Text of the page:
HMRC clarify pre-registration of VAT policy

Newsletter issue - December 2016.

HMRC have recently published Brief 16 (2016), entitled Treatment of VAT incurred on assets that are used by the business prior to VAT registration. Broadly, the brief aims to clarify when, and to what extent, VAT is deductible and what to do if the correct treatment has not been applied.

A business registering for VAT may recover tax incurred on goods and services before their effective date of registration (EDR). This allows the recovery of VAT against goods and services as long as they are used by the taxable person to make taxable supplies once registered.

Services must have been received less than six months before the EDR for VAT to be deductible. This time limit is a simplification of the rules and means that detailed calculations of the use before and after EDR are not required. This excludes services that have been supplied onwards. VAT on services received within the relevant time limit can be recovered in full.

Goods have a four-year time limit for deduction that is consistent with the general VAT 'capping' provisions. Again, this excludes goods that have been supplied onwards or consumed before EDR. However, VAT on fixed assets purchased within four years can be recovered in full.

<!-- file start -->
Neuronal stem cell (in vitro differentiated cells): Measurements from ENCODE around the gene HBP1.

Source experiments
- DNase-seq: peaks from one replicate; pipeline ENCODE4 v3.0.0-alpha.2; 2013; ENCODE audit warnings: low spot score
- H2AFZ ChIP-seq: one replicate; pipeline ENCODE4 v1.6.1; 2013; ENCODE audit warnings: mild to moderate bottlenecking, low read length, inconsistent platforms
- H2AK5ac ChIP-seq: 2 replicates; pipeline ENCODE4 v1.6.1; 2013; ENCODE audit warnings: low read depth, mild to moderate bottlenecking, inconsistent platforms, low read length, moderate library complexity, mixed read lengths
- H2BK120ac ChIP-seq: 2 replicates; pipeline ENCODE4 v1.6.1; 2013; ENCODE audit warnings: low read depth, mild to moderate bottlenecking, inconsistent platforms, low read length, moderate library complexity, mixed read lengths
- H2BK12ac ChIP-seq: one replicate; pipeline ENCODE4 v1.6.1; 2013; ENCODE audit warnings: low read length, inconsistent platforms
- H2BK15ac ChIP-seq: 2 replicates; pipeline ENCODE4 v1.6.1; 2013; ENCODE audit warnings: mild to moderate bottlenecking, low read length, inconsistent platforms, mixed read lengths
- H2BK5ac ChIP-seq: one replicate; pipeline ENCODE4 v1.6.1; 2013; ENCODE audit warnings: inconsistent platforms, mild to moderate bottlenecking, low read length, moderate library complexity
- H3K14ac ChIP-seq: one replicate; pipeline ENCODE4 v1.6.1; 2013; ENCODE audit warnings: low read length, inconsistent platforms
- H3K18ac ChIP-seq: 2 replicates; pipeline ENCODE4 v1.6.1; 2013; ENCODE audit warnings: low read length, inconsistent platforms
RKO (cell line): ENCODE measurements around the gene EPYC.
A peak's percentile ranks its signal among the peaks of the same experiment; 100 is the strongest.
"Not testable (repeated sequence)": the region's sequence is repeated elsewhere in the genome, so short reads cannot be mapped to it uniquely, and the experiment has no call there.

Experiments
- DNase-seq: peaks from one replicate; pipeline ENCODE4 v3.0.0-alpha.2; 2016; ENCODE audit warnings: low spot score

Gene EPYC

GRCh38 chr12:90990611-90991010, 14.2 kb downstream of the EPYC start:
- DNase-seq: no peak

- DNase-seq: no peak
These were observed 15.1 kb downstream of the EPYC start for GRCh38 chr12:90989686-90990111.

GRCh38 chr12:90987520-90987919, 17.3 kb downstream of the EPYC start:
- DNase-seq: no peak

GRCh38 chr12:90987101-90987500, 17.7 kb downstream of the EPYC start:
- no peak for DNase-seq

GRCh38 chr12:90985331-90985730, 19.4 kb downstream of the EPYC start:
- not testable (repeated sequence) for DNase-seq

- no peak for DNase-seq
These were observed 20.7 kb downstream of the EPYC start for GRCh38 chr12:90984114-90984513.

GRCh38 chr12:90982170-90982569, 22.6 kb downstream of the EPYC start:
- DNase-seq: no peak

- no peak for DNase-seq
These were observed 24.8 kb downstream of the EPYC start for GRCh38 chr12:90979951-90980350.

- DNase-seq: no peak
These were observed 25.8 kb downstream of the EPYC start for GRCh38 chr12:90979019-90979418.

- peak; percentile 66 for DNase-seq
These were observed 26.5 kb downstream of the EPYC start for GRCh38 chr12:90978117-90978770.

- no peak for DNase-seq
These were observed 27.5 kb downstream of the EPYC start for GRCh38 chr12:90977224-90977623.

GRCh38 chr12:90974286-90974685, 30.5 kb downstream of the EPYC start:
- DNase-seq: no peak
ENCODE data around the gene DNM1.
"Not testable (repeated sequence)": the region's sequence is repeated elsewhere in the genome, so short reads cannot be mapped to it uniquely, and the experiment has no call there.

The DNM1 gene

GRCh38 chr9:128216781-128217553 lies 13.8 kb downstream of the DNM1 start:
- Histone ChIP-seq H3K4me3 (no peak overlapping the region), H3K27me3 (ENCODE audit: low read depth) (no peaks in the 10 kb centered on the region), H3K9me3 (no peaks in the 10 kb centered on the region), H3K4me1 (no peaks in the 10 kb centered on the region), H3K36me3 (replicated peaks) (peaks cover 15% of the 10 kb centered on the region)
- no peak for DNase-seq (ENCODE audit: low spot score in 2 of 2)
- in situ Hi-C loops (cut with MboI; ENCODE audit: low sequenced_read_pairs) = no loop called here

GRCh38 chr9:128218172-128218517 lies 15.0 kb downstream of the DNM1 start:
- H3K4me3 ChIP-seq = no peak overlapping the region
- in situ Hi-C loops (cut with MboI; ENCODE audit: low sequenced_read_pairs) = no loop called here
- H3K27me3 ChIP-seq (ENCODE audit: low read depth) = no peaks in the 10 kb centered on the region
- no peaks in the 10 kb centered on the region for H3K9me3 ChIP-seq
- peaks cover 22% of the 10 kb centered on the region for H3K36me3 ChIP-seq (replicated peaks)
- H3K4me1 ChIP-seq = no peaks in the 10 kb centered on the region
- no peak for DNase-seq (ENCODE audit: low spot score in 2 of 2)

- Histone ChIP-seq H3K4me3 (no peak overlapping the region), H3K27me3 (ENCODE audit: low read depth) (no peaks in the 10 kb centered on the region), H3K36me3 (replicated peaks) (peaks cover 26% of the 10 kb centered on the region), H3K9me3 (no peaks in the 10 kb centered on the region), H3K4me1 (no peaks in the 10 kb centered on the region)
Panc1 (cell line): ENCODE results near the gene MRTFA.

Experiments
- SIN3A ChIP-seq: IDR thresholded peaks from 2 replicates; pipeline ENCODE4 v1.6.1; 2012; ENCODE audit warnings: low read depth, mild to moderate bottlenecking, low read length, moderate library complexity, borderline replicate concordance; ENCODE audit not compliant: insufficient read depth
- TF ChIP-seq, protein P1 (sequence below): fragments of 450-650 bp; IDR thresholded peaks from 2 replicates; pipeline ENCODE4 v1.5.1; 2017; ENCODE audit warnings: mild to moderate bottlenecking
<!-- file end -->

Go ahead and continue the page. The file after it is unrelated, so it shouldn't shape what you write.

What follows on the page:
HMRC believe that the word 'consumed' has been interpreted inconsistently over time, particularly in relation to business assets and HMRC. The purpose of Brief 16 is therefore to clarify the policy position, which HMRC stress, has not changed. The policy is as follows:

Subject to the normal rules on VAT deduction:

Full recovery only applies if the business is fully-taxable. Businesses who are partly-exempt, have non-business activities, or need to restrict VAT deduction for any other reason, will need to take that into account when calculating deductible VAT.

HMRC will accept corrections for overpayment of VAT in the following circumstances:

HMRC will consider claims for repayment of penalties and interest charged as a result of assessments.

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